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Book review

‘Gold Fame Citrus’ by Claire Vaye Watkins

Claire Van Watkins.Heike Steinweg/Heike Steiweg

“Gold Fame Citrus,’’ the wonderfully original yet uneven debut novel by award-winning writer Claire Vaye Watkins, presents a dreadful and fatal farce set in a drought-stricken, dystopian Los Angeles. The ambitious narrative complicates any romantic notions “the California dream” might typically evoke.

For years, we are told, Californians have been given the opportunity to change their wasteful ways but have failed to do so. Now that Los Angeles is dry, barren, and largely unlivable, all the water gone, the rest of the country believes that Californians are getting what they deserve. “Your people came here looking for something better,’’ observes one character, explaining why generations flocked to the Golden State. “Gold, fame, citrus. Mirage. They were feckless, yeah? Schemers. That’s why no one wants them now. Mojavs.” “Mojav” is analogous to a racial slur, with Californians denied work in parts of the world where life is made livable by water.

Luz and Ray are lovers in this grim world, and each carries a complicated history. A former assassin who served prison time, Ray “had the blazing prophet eyes of John Muir, and like John Muir, war had left him nerve-shaken and lean as a crow.” Luz is a former actress who was once known as “Baby Dunn,” the conservation-board poster child. She grew up with her childhood publicly tracked alongside California’s gradual destruction. The green space disappeared; the central valley turned to salt. According to one newspaper clipping in Luz’s baby book, “Berkeley Hydrologists” predicted that “Without Evacs Baby Dunn will die of thirst by 24.”


Luz lives into her 20s, despite these dire predictions. When we meet her she is squatting in a starlet’s abandoned mansion, drinking ration cola. Her life with Ray is languid, sweaty, and purposeless until the couple meet and rescue Ig, a “strange, coin-eyed, translucent-skinned child,” and the three become an instant family. Knowledge that this new “blissed-out chaos” will be their undoing if they don’t move on, they are galvanized to seek a better future and like the pioneers of old, they hit the road in order to find it.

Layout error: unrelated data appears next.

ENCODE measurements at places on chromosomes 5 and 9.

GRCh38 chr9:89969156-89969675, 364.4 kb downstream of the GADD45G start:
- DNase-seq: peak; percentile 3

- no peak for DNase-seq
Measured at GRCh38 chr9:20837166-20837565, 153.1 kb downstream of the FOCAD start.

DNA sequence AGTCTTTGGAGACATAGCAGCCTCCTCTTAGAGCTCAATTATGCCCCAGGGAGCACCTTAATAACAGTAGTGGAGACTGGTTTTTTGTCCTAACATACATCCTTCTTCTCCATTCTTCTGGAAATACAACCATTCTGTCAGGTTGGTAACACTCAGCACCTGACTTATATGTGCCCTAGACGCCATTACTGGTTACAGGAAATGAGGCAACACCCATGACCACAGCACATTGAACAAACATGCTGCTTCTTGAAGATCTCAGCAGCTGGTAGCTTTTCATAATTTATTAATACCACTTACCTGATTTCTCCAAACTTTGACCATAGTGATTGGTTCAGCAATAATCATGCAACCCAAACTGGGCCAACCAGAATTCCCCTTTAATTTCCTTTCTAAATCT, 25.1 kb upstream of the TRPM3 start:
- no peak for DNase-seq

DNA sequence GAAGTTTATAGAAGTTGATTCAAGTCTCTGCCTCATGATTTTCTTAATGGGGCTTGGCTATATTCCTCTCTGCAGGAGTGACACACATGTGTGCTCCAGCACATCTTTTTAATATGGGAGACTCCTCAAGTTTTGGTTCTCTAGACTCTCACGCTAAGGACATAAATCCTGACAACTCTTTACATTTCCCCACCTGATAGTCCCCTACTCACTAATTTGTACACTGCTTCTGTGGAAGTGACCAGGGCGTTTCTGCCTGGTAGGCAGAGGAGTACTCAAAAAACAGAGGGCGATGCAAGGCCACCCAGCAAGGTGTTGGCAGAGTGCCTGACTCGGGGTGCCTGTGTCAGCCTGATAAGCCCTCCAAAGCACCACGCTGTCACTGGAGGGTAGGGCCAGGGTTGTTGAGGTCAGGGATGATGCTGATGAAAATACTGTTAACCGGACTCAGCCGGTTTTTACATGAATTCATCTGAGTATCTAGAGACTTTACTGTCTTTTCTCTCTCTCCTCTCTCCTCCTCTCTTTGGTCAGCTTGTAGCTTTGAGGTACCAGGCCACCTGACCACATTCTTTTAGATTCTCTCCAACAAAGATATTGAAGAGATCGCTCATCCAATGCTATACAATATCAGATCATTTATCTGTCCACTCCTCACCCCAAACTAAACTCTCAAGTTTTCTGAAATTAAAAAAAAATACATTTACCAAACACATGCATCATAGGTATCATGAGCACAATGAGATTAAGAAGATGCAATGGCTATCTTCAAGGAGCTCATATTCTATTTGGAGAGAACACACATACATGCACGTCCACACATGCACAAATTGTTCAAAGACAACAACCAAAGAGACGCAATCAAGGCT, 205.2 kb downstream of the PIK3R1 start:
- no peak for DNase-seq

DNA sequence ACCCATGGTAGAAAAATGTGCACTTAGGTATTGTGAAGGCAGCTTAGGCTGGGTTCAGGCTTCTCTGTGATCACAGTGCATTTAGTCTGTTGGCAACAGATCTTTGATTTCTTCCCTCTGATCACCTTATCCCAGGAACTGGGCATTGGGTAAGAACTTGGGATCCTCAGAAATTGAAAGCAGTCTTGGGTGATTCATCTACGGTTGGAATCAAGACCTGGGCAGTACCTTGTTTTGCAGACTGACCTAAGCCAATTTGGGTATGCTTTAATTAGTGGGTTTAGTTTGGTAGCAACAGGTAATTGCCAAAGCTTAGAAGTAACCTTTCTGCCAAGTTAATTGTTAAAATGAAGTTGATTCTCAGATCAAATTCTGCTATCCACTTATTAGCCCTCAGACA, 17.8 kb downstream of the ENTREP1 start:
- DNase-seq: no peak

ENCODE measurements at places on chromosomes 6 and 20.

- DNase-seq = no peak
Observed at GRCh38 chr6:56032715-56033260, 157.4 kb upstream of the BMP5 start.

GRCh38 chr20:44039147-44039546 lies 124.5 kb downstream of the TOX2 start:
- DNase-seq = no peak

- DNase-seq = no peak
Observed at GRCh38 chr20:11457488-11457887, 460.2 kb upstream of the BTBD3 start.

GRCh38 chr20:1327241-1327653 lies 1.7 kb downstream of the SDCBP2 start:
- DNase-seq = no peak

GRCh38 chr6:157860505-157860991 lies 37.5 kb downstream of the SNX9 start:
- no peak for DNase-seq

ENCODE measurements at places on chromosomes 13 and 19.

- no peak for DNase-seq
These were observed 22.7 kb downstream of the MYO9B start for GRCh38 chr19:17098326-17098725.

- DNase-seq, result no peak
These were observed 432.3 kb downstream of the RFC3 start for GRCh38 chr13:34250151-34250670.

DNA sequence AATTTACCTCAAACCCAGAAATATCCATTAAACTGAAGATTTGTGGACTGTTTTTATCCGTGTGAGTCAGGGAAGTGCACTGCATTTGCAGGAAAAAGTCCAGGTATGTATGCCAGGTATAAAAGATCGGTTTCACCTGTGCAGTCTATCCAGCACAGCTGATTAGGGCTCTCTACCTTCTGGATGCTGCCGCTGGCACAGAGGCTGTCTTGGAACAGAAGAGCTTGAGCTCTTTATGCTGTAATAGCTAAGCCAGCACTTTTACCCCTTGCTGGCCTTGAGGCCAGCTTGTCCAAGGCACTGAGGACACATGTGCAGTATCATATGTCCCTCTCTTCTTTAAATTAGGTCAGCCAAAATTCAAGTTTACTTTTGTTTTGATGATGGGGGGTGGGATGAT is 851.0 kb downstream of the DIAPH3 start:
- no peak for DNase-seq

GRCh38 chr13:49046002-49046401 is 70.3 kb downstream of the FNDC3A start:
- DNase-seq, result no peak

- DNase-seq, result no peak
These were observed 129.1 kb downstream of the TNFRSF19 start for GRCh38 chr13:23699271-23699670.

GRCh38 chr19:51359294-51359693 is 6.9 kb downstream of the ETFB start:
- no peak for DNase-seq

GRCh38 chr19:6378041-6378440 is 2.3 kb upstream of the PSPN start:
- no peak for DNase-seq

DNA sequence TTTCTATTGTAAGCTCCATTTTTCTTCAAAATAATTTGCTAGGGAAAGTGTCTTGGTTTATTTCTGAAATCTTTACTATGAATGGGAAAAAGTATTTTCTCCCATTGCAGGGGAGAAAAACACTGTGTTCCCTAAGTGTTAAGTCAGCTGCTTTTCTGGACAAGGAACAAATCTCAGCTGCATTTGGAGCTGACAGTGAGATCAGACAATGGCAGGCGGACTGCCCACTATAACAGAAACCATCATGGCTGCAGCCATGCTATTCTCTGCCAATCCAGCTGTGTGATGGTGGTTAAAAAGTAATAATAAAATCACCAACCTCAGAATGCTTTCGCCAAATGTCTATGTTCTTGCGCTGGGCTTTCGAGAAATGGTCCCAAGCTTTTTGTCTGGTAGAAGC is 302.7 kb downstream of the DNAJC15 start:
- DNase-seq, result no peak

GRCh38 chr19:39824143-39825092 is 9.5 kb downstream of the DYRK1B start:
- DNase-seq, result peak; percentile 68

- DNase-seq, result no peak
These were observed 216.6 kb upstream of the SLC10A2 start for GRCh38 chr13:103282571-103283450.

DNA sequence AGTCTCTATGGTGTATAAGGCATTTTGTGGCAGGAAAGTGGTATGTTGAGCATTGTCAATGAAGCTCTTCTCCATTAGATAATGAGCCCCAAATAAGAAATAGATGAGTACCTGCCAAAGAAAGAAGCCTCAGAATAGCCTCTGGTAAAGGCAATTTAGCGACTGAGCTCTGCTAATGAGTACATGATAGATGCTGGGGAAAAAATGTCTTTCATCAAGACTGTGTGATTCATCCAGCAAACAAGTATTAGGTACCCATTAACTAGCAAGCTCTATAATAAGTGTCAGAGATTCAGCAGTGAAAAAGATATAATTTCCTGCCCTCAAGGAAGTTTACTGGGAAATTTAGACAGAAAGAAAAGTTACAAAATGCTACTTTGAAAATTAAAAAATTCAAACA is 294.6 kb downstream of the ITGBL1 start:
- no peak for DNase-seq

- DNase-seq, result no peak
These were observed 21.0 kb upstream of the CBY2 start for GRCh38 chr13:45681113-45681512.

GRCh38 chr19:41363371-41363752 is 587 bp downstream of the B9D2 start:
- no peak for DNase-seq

Instead they trade one blighted landscape for another, encountering no adventure, only tragic mishaps. The novel becomes increasingly dark and hopeless, a mix of Mad Max-style action and a bleakness reminiscent of Cormac McCarthy’s “The Road.’’ After their car breaks down, Ray disappears into the sand dunes, and Luz and Ig fall into the hands of Levi, a charismatic leader who forces a hallucinogenic root on his followers and claims to be a water diviner. Readers will not be surprised that Luz becomes Levi’s lover, that Ig is not as innocent as she seems, and that Levi turns out to be a despicable human being.

Watkins is not a sentimental writer (like Mary Gaitskill and Aimee Bender, writers with whom she is often compared, her characters are not immediately likable), but she is sometimes a self-indulgent one. Some chapters read like polished writing exercises slotted into the book. Some descriptions feel gratuitously brutal: “[S]he’d heard of vile things happening in the Valley. Traffickers charged quadruple for children, and many hosts refused to take them, so toddlers were left to cook in cars, older kids locked in the apartments parents fled.”

Avoiding sentimentality is great, but the prose often enforces an ironic distance that is distracting. If readers can’t invest in whether or not characters succeed or fail, live or die, then the novel risks becoming a political statement or a collection of ideas.


There’s no doubt that Watkins is wildly talented. Her prose often shimmers: “Ray drifted through the colony. . . . He passed RVs with foil over all their windows, tents, the black hand of ash where a fire had been. He passed a man in a tepee, napping, his features obscured by sun and sand and fuchsia mottling like some new map across one side of his face.” Other times the language choices feel overwrought, the sentences overwritten. Can sobriety really be “beige,” for example? Is it imaginative or simply inaccurate to describe cereal as “confettied”?

While Watkins has an undeniably original voice that’s as hard-edged as the desert Los Angeles that anchors this first novel, her characters have experiences but don’t change much; they make fun of everything but believe in nothing. This, perhaps, is the larger point: that in a world absent kindness or meaning, survival means regarding everyone and everything with a fierce wariness. But the artistic choices in how to depict this can be offputting.


By Claire Vaye Watkins. Riverhead, 342 pp., $27.95

Emily Rapp Black is the author, most recently, of “The Still Point of the Turning World.”